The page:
Photo by Josh Balon
It turns out I was the one who ended up having issues with stage fright. Pi gets very excited when he sees other dogs running off the dock, so once he knew what we were there for he was good to go. There were two "splashes" that day, not counting the finals competition, and Pi was entered in both.
For those who are not familiar with the sport of dock diving, each event is called a "splash" and depending on the number of dogs entered, each splash will consist of one or more "waves" or "heats" consisting of around 10 dogs per wave. Each dog is allowed up to two launches off the dock per splash, but only the longer of the two jumps is counted as your final score for placement at the end of the splash. There are five competition divisions: splash (0'1"-9'11"), junior (10'0"-14'11"), senior (15'0"-19'11"), pro (20'0"-22'11") and extreme (23' and above), so the distance the dog jumps will determine which division he/she gets ranked in for that splash. The distance jumped is measured by where the base of the dog's tail enters the water. At the very end of a series of splashes there is usually a finals competition. Only the top ten placing dogs from each splash/wave are allowed to jump in finals.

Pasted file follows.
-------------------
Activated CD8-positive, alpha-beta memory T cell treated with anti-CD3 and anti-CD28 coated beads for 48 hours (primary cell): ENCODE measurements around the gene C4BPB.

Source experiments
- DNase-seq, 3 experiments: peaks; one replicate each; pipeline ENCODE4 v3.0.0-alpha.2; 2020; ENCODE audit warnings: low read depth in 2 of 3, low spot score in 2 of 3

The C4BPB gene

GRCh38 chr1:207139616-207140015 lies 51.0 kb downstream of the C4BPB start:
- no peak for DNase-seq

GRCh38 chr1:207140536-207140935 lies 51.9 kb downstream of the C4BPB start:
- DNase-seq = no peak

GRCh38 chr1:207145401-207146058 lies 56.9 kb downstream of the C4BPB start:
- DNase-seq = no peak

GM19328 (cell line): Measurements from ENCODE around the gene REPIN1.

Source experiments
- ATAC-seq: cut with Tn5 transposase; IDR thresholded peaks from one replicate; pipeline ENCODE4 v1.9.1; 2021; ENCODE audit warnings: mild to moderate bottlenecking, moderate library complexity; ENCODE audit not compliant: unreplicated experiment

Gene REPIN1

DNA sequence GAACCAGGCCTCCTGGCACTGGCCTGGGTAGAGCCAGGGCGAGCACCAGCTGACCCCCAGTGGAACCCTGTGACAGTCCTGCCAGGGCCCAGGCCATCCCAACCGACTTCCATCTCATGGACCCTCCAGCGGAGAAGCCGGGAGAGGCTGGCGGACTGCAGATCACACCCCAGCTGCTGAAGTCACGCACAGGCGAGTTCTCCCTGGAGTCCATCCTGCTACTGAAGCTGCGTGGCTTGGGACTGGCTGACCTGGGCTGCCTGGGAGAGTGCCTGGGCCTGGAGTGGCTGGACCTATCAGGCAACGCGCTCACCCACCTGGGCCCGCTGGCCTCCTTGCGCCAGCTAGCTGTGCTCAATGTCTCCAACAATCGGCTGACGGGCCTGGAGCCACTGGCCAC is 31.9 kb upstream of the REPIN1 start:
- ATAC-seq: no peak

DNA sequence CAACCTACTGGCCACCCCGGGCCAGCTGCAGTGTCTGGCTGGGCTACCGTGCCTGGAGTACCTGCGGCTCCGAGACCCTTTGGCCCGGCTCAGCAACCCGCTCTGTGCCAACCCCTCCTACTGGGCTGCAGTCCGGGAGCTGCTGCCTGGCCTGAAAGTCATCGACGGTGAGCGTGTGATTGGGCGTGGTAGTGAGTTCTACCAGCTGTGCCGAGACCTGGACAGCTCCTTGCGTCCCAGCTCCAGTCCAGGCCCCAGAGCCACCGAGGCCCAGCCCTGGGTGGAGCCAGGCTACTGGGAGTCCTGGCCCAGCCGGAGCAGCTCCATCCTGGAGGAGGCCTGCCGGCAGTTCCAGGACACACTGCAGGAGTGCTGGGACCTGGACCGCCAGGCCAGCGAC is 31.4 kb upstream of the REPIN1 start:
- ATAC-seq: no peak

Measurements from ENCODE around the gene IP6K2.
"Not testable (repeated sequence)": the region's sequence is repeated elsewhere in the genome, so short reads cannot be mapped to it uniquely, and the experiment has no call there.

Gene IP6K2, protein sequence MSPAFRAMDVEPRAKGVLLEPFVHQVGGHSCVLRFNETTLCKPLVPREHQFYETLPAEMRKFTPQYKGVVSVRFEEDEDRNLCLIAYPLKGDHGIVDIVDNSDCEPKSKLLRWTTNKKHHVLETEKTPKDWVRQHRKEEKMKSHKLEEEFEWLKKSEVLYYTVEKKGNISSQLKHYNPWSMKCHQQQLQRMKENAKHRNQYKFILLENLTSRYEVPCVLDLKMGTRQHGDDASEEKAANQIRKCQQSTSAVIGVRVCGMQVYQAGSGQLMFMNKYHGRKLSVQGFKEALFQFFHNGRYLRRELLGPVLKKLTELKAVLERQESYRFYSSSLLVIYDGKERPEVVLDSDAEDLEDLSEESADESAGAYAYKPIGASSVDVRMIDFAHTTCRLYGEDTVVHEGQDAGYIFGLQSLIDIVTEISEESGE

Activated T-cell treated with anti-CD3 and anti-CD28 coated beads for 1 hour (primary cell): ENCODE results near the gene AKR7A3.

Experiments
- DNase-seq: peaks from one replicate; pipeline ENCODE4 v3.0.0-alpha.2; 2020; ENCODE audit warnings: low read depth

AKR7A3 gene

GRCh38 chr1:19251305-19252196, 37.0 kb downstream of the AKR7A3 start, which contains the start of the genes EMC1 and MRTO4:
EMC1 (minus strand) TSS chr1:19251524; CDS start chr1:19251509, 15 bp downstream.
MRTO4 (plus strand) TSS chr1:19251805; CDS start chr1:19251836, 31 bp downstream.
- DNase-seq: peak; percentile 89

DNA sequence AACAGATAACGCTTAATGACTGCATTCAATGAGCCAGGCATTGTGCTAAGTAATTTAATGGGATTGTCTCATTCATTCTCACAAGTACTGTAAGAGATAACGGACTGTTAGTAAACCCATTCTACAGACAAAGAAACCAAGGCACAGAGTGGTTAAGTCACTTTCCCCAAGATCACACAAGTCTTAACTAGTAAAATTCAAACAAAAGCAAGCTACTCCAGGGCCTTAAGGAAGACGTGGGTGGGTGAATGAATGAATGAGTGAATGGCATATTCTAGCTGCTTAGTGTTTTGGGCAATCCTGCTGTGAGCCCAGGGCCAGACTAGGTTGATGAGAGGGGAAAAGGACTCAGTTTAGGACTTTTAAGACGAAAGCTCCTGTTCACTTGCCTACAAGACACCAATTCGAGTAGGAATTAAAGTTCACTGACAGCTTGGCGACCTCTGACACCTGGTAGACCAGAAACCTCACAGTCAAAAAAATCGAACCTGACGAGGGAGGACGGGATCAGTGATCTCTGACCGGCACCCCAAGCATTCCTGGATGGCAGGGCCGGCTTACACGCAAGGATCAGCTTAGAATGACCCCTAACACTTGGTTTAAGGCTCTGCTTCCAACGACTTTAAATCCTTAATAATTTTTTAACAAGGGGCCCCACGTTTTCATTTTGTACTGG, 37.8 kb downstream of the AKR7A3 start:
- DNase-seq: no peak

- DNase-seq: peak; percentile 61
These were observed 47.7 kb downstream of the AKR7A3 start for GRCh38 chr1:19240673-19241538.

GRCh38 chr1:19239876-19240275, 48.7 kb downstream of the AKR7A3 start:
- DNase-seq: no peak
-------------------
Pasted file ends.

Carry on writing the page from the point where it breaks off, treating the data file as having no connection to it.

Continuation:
At his first Splash Dogs event in Hollister, Pi competed at the splash division level, with a long jump of 9'11", just one inch shy of the junior division. Well, this time around having had some prior experience, he was making jumps far outside of the splash division and into the junior division, the most competitive division of all.
Photos by Josh Balon
The second splash started a few hours later and Pi drew the first wave for the second time. I got him riled up and excited about his toy as we entered the dock, and threw it at about 13 or 14 feet away from the dock, which is at the high end of the junior distance division. Sure enough, Pi jumped the furthest he has ever jumped, 14 feet 10 inches, putting him in first place in the junior division and securing him a spot in the finals later that day.
Photos by Josh Balon
Even though he couldn't pull off a longer jump in the finals I could not have been prouder and happier with him that day. We both have a lot more to learn and perfect, and hopefully we will have that opportunity before the summer's end. It is my hope that the weather will stay warm enough that Pi can jump in the Splash Dogs Nationals in Reno this September.